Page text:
Editorials


The four constitutional bills that relate to gender equality, following passage in the House of Assembly on Wednesday, now go to the Senate. If the Senate follows true to form as per usual, The Bahamas will be significantly changed.

From the pending Senate passage to Referendum Day, debates will rage around the nation. The one major difference this time as compared to when the Hubert Ingraham-Led Free National Movement put the gender equality vote to the public is the strong consensus that Prime Minister Perry Christie has achieved.

He must be given due credit for approaching the all-important subject of gender equality in a manner, generally, whereby support was unanimous in the House and is likely to be as well in the Senate. Also, key Christian denomination leaders publicly declared support before the historic vote in the House.

Nevertheless, there is a lot of food for thought. Much will be digested from now to Referendum Day, whenever that comes.

For instance, we present one scenario.

The second Constitutional Amendment Bill passed on Wednesday calls for a foreign man married to a Bahamian woman to be entitled to the same access to Bahamian citizenship that a foreign woman married to a Bahamian man enjoys.

So, once that man marries into this constitutional safe haven, if he later divorces that Bahamian woman, does his full status of citizenship remain?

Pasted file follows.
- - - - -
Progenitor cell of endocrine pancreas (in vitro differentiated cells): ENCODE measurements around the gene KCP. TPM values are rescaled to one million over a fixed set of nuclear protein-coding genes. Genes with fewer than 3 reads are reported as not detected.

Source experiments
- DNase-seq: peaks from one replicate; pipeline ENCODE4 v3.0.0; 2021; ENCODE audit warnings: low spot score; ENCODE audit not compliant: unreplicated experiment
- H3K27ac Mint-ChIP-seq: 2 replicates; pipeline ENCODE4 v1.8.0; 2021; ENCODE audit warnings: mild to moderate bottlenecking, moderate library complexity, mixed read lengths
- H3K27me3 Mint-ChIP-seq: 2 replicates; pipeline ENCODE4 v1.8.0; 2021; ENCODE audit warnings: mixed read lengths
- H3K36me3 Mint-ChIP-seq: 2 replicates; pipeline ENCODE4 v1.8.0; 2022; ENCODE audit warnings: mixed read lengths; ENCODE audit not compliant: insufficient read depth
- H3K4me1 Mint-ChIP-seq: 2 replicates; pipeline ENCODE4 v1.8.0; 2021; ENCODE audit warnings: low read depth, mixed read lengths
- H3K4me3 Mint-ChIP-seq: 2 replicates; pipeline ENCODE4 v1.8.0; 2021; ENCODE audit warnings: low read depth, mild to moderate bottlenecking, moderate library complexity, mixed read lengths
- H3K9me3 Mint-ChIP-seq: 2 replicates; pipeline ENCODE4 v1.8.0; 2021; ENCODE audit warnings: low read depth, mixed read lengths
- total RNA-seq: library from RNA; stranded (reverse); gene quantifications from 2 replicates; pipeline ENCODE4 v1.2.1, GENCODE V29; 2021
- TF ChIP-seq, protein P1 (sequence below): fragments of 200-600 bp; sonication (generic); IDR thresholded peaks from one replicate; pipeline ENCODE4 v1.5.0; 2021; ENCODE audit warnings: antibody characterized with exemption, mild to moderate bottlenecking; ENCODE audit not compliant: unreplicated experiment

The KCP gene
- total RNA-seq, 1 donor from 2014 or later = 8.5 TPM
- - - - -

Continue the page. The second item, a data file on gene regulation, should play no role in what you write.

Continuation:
If so, we then go to Constitutional Amendment Bill No. 3.

That bill that was passed in the House of Assembly and will more than likely go easily through the window dressing process in the Senate. It allows for an unmarried Bahamian man to pass on his citizenship to his child subject to legal proof that he is the father.

He can pass the citizenship to his child. That will be the case at birth, whether the child is born outside of The Bahamas or inside, as dictated by Constitutional Amendment Bill No. 1.

So, a Kenyan could marry a Bahamian woman, divorce her, return to Kenya and father several children there. Those children, according to Constitutional Amendment No. 1 would become Bahamian citizens at birth?

Bahamians are advised to ask many more questions to get a clearer understanding of the proposed amendments.

Once Referendum Day comes and the votes of â yes⠝ are in the majority, the law of the land will stand.

Referendum Day is coming soon.

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